grammatical word: sure

We Sure Can cover cropped

The word “sure” is generally an adjective that has the same meaning as “certain”. However, today I want to write about it as a grammatical word expression because of a certain way we use it as an adverb.

Sometimes in conversations when people reply to someone else’s statement or question, they want to emphasize the response to show some excitement or enthusiasm. We can use the word “sure” to do this. For example:

A: Can you help me with the ABC project tomorrow?

B: I sure can! What time do you want me to help you?

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A: It’s a really nice day today, isn’t it?

B: It sure is! I love weather like this!

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A: I hope you had a good time at the party last night.

B: I sure did! Thank you so much for inviting me!

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A: Will you be going to the conference this weekend?

B: I sure will! I hope I’ll see you there!

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A: I’m making Thai food for dinner tonight. Does your husband like spicy food?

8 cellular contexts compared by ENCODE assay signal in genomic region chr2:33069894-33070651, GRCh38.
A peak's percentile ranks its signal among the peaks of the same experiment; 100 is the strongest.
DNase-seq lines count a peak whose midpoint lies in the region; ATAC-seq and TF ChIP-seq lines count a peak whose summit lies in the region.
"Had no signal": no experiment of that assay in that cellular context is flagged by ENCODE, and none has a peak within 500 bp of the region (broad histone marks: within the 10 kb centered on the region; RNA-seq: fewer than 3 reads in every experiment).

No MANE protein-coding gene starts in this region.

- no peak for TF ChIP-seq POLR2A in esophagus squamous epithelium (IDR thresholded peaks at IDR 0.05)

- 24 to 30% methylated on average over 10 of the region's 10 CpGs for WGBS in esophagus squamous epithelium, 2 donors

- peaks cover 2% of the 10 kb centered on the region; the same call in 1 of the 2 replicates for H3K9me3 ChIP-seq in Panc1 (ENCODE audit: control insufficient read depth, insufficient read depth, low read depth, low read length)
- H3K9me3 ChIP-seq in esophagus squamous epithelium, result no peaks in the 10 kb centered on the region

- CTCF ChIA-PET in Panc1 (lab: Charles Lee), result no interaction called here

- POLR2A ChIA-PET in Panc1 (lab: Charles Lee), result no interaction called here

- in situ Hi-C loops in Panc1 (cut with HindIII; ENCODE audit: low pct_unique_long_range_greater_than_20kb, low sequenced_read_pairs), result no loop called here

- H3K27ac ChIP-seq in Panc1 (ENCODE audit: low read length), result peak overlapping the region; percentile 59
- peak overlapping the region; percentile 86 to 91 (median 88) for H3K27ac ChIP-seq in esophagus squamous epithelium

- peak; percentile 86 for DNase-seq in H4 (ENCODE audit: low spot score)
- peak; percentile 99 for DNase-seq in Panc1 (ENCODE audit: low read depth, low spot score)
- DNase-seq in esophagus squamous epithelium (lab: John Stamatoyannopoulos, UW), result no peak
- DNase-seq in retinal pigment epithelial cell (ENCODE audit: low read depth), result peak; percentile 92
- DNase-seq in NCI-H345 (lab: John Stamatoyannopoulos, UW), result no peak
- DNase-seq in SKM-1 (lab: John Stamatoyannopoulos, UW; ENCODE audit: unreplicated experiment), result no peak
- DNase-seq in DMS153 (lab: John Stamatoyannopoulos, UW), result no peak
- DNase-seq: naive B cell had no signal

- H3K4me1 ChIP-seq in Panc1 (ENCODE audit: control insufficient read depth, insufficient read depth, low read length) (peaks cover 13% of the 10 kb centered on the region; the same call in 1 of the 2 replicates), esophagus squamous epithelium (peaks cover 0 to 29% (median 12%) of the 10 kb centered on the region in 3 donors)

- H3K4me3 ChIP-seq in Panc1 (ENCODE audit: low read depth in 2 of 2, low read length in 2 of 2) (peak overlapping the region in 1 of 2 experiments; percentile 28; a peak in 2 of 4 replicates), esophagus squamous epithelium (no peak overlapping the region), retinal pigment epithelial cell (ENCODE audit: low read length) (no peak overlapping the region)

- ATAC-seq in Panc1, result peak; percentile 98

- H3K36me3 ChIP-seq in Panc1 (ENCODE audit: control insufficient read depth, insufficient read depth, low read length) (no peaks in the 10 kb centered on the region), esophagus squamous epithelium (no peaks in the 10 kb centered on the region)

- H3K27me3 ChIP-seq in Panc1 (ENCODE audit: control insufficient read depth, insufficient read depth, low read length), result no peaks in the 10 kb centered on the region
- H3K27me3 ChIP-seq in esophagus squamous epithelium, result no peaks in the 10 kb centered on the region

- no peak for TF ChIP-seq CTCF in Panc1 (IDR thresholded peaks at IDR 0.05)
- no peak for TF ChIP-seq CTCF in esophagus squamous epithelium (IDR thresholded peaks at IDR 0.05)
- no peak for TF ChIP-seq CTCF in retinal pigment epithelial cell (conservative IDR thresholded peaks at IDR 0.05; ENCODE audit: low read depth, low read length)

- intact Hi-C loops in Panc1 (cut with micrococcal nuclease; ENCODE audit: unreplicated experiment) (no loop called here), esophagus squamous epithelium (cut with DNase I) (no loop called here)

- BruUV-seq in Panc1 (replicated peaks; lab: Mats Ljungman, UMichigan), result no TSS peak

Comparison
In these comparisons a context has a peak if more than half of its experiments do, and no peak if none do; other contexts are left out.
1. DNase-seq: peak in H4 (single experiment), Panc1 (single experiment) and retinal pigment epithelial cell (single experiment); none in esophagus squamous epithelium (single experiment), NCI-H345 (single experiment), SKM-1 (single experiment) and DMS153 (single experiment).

B: He sure does! In fact, he loves it!

So, as you can see from the examples, the word that follows “sure” will change depending on the original question or statement. Please be careful to pay attention to which word you have to use. Generally speaking, it is the first word that the person uses: “will”, “can”, “did”, “do”, etc.

The reason why we use “sure” to emphasize the answer is because we want the other person to know that we are truly interested in what they are talking about. In English, if you simply say: “Yes, I can.”, “Yes, I will.”, “Yes, I did.” or “Yes, I do.”, it is considered to be a rather boring answer and indicates that we are not truly interested in the conversation. By using “sure” in the response, the other person will know for sure that you are interested.

By the way, using “sure” in this way is only used in non-formal situations. If you want to sound more formal, you can use the word “certainly” instead.

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